Contracts are not ominous—they are an important part of the process! Editing is a valuable service, and a contract protects both parties. The contract makes everything clear—the exact scope of your service, the pay rate, the deadline, as well as what should happen in the case either party fails to meet the terms of the contract. You shouldn't have to badger someone to sign a contract. A contract signals a sound and fair transactional relationship. So don't start work until these details are ironed out and set in stone with a signature.
4. Take your writing sample from the middle of the client's project
It's good practice to request a sample of a client's writing so you can evaluate the project and get a good feel for how long the project will take you to edit based on the level of edit required. Many editors even go ahead and edit a sample section in order to nail-down exactly how long the project will take.
Here is an example of how an editor who charges an hourly rate might determine what quote for pricing and timeline to give a client based on a writing sample:
If a 5 page sample on a PhD thesis takes 60 minutes to copy edit, and the entire thesis is 100 pages long, then the editor might expect the project to take 20–25 hours of work. Since copy-editors might only work 5 hours a day because of how mentally exhaustive this type of work is, they may then be able to give a one week turn-around time. At a 30 dollar an hour rate (which is at the very low-end of the payment spectrum for copy editing) the final quote might look like this: Payment: $600–750 Deadline: 1 week turn-around from the date the project is received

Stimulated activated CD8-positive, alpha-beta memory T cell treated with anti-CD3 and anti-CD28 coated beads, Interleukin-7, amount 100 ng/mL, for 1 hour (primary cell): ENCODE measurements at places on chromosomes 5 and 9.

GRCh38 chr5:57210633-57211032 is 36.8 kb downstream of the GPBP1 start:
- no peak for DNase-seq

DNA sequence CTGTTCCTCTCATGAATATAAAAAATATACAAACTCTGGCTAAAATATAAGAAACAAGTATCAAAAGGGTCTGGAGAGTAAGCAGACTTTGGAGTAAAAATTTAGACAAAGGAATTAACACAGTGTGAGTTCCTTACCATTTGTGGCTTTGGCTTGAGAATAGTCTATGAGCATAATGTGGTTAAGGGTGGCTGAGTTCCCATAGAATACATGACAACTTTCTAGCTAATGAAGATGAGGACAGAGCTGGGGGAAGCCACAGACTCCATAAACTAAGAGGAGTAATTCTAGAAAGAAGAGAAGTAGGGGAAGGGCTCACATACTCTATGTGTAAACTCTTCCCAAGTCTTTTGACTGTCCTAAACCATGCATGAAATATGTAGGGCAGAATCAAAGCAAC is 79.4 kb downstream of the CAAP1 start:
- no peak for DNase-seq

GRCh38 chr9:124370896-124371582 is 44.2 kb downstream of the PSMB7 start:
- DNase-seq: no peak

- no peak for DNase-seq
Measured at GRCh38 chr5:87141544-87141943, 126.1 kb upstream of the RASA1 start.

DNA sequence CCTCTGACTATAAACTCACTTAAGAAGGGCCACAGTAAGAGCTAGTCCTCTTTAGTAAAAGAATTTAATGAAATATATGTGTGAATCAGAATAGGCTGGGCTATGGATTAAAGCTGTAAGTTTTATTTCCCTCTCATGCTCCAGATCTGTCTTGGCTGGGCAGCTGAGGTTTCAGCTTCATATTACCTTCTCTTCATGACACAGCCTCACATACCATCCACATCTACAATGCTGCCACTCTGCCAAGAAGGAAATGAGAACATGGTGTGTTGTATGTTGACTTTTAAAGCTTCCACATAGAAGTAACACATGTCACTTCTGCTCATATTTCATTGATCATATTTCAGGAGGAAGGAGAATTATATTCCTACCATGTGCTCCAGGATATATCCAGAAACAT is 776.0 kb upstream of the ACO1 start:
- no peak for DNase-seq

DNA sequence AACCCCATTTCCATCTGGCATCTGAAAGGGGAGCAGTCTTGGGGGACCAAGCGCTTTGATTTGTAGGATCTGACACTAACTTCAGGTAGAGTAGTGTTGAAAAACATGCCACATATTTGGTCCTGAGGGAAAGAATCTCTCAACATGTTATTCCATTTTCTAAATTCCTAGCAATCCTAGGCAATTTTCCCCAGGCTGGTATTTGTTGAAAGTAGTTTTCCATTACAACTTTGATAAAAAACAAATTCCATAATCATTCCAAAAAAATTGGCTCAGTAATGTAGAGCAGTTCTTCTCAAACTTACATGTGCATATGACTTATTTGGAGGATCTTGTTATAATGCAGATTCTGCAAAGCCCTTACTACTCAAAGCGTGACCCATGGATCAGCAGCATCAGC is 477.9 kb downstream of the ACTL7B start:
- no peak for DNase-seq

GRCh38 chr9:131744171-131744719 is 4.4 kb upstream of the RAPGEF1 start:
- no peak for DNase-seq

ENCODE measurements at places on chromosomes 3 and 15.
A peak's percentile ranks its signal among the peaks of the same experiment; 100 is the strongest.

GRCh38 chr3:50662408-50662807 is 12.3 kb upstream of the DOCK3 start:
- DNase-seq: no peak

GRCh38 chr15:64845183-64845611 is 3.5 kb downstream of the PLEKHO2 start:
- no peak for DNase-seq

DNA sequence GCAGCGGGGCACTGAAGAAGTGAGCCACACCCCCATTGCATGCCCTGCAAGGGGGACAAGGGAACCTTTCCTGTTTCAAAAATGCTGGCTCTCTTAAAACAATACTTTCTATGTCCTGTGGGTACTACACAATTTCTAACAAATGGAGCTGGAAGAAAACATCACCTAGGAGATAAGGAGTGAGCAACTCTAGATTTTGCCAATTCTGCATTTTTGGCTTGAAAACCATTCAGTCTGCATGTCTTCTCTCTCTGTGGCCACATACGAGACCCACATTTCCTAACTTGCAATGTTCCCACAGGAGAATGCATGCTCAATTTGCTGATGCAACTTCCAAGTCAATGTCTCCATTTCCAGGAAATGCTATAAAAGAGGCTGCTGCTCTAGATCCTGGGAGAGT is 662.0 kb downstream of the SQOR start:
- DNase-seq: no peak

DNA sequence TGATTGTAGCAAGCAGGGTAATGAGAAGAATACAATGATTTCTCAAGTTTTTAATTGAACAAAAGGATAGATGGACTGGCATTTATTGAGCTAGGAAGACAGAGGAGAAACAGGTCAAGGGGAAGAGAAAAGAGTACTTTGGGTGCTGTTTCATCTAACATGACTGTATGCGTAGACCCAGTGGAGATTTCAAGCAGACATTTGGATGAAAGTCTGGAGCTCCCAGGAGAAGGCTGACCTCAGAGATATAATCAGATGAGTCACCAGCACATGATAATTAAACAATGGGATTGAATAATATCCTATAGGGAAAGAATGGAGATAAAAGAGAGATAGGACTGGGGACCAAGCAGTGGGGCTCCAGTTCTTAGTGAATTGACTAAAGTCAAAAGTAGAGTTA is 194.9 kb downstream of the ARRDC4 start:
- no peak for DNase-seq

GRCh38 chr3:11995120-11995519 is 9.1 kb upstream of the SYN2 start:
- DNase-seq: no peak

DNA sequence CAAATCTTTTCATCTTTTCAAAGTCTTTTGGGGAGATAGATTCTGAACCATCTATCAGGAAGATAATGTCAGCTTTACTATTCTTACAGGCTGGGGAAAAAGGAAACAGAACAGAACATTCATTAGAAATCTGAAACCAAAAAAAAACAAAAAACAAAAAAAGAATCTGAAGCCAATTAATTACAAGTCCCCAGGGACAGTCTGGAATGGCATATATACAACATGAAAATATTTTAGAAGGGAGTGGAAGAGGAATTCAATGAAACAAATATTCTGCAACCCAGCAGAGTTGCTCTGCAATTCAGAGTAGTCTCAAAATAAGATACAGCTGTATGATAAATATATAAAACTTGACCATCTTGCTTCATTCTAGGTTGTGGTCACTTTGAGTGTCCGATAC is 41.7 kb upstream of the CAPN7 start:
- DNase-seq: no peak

A lot of information in your quote to a client rides on the writing sample, and oftentimes, the first section of a draft of writing is more polished than the middle or the end. If your sample is inaccurate, then your entire pay-rate in the contract will be inaccurate. To get a true evaluation of what the project looks like, ask for a sample from the middle of the project.
5. Don't make promises you can't keep
Integrity and honest are as integral to freelancing as your editing skills. It's important as a freelancer to be honest about your availability and how long a project will take you to complete; it is also vital to be honest about your ability level. Any lapses in integrity put your reputation at-risk and will certainly affect the satisfaction of your clients. If you've sold the service of a flawless proofread, but your experience is mostly in substantive editing, then make sure you haven't misrepresented your ability or how long the work will take you. If you are having to stop to research how to proofread all the time in order to complete the project, then you may risk falling behind on the deadline or turning in something sub-par. There is nothing wrong with taking on new types of projects—just don't lie to clients. Sometimes, life happens. So be sure to stipulate in your contract what happens if you, the editor, fail to meet the deadline. Also, be transparent about what would happen should the situation arise where you must pull out of the project entirely. And of course, sometimes clients may back out—so be sure you have outlined in the contract what payment will or will not be due in those situations.
Don't be afraid to ask your clients if you can use a sample of their project—even just a page—in your portfolio. Having a visual before and after of your editing is a great way to show prospective clients what you can do.
This is a note to the readers who've been waiting so long: I apologize! 2021 and 2022 have been difficult. But I'm happy to be back and ready to share again, and grateful that you are here reading. Thank you for your support!
Let me know in the comments if you would be interested in seeing the contract I've used before, or if you'd like to see an entire post on formatting contracts!